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PNS Weekend Newscast - August 19th, 2017 


Here's what we're covering: President Trump got rid of his campaign adviser, health experts are looking into who would be hurt most from climate change, and kids in one state are getting more help dealing with trauma.

Daily Newscasts

Public News Service - WA: Livable Wages/Working Families

Farmworkers on Sarbanand Farms say they discovered their work visas expired a month ago. (Community to Community Development)

SUMAS, Wash. - Farmworkers and community members are demanding accountability from Sarbanand Farms in Whatcom County, after a worker died there over the weekend. Workers say Honesto Silva Ibarra complained to his employer about feeling ill before he collapsed in the fields last week. Ibarra took hi

Gov. Jay Inslee at his last contract signing session with the state worker's union in 2015. (Laura Reisdorph/Washington Federation of State Employees)

OLYMPIA, Wash. -- Washington state workers receive recognition for their hard work today as Gov. Jay Inslee signs the contracts negotiated by their union last year. Lawmakers spent two special sessions working on a budget deal before finally agreeing to give state employees a 6 percent increase in

Washington lost more than 16-hundred child-care providers over the past six years, according to a report. (Seattle Parks/Flickr)

DES MOINES, Wash. – With kids out of school for summer vacation, working parents face the higher seasonal costs of child care. In Washington state, care for a child younger than four can range from $8,000 to nearly $16,000 a year, which is about the same as in-state tuition for a public colleg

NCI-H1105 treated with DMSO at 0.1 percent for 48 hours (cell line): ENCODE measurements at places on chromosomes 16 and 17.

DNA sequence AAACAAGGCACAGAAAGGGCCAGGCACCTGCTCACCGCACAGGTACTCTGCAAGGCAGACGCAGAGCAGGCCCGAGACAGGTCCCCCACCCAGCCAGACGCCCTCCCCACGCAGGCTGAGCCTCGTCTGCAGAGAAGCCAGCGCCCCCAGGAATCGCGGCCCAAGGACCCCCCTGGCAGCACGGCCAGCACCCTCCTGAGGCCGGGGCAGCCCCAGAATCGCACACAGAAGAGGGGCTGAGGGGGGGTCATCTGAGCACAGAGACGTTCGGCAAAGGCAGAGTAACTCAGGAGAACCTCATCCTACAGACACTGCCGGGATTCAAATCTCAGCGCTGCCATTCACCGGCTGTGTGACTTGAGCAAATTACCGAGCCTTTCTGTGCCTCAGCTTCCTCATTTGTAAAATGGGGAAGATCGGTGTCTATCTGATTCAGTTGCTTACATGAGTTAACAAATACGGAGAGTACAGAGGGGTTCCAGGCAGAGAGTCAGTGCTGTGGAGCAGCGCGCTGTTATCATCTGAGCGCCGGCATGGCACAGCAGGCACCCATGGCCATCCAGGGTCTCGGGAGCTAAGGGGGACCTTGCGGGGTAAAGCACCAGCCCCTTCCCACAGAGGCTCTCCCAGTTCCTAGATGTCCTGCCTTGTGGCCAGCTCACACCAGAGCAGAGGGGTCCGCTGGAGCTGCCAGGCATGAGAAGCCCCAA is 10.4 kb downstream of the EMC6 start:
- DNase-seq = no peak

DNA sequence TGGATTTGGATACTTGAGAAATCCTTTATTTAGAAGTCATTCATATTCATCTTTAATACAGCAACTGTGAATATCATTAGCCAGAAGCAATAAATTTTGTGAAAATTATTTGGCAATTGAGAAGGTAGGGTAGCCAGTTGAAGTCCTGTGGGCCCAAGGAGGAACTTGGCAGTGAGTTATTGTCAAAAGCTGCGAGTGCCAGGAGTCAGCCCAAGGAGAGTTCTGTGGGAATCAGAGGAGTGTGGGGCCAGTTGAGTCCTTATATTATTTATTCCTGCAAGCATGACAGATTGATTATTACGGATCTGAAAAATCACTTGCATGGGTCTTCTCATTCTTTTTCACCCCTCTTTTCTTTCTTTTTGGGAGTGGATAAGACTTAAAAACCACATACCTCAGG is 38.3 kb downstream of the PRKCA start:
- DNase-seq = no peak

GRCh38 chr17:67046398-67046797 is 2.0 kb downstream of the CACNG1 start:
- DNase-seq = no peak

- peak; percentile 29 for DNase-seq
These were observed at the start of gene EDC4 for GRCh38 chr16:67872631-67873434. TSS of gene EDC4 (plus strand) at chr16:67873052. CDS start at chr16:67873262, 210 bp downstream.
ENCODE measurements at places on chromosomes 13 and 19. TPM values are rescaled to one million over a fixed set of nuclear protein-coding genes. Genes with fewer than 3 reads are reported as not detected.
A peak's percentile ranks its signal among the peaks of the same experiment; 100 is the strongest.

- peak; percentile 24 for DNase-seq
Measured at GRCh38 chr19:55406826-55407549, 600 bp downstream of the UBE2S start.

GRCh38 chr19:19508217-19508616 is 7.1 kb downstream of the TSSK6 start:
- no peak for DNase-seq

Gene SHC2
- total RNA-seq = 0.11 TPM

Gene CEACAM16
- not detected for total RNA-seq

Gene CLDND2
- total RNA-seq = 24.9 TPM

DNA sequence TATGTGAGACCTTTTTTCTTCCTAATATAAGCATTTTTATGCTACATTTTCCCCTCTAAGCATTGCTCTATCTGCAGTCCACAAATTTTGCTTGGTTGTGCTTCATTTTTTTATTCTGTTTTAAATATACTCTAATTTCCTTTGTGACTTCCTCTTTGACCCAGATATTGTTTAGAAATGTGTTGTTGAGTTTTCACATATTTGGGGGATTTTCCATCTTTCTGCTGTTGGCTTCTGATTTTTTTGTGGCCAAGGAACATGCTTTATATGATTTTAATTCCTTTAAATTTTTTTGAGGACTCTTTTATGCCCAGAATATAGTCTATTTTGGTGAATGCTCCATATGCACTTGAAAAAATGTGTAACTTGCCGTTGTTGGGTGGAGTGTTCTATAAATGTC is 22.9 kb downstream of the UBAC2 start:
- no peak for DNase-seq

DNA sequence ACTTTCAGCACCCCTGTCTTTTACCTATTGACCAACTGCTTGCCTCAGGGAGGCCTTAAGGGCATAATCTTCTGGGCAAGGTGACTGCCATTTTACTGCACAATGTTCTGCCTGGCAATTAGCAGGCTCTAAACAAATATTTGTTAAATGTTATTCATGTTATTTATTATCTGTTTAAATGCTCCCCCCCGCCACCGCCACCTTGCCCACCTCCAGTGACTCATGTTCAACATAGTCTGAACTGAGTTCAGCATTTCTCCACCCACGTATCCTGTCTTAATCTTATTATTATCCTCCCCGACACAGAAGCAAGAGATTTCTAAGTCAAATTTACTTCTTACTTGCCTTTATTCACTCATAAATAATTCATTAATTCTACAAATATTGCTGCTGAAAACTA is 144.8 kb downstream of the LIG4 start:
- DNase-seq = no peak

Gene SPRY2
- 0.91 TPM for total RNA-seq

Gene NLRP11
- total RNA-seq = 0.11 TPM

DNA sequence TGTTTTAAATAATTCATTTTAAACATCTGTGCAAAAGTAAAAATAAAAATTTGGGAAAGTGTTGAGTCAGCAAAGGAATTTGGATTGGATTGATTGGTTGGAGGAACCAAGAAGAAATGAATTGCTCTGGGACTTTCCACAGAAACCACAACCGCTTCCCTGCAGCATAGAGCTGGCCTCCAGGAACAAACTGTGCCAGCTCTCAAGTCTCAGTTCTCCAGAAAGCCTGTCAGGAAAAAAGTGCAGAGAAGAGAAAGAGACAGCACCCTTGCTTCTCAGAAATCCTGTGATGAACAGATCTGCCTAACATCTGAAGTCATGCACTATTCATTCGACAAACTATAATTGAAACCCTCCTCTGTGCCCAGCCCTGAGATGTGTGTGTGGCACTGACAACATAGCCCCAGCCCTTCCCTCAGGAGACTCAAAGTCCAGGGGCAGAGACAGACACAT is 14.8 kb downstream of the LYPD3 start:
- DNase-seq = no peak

Retailers stole about $15 billion from their employees each year between 2013 and 2015, according to a new report. (torbakhopper/Flickr)

SEATTLE – Retail employers are stealing as much from their employees as shoplifters are stealing from their stores, according to a new report. The progressive policy organization Demos compared minimum-wage theft data from the Economic Policy Institute and shoplifting data from the Global Reta

The ballooning cost of housing could also be fueling the rise in homelessness across Washington state. (Spencer Platt/Getty Images)

SEATTLE -- The door to even modest housing is shut to Washingtonians working low-income jobs, according to a new report. The National Low Income Housing Coalition's annual study, called "Out of Reach: The Rising Cost of Housing," provides data by state on the widening gap between what workers make

State lawmakers have started their second special session in Olympia. (Washington State House Republicans)

OLYMPIA, Wash. – The seemingly never-ending budget talks in Olympia have become much more dire for thousands of the state's employees. Friday, the state budget office formally notified AFSCME, the union that represents Washington state employees, that workers could be temporarily laid off if

Uncertain how education will be funded in Washington state, school administrators say they typically plan for the worst-case scenario. (wsilver/Flickr)

OLYMPIA, Wash. – The clock is ticking again this year for the Washington State Legislature to figure out how to address the Supreme Court's McCleary decision that requires the state to properly fund schools. As legislators hammer out details behind closed doors in a special session, what do

May Day rallies across the country are expected to be ramped up this year in opposition to the Trump administration. (Chuck Taylor/Flickr)

PASCO, Wash. -- Today is May Day, and Washingtonians are rallying with people across the country in support of laborers and immigrant communities. Otherwise known as International Workers' Day, May Day now is also associated with immigrants' rights. The Tri-Cities area has been planning May Day pr

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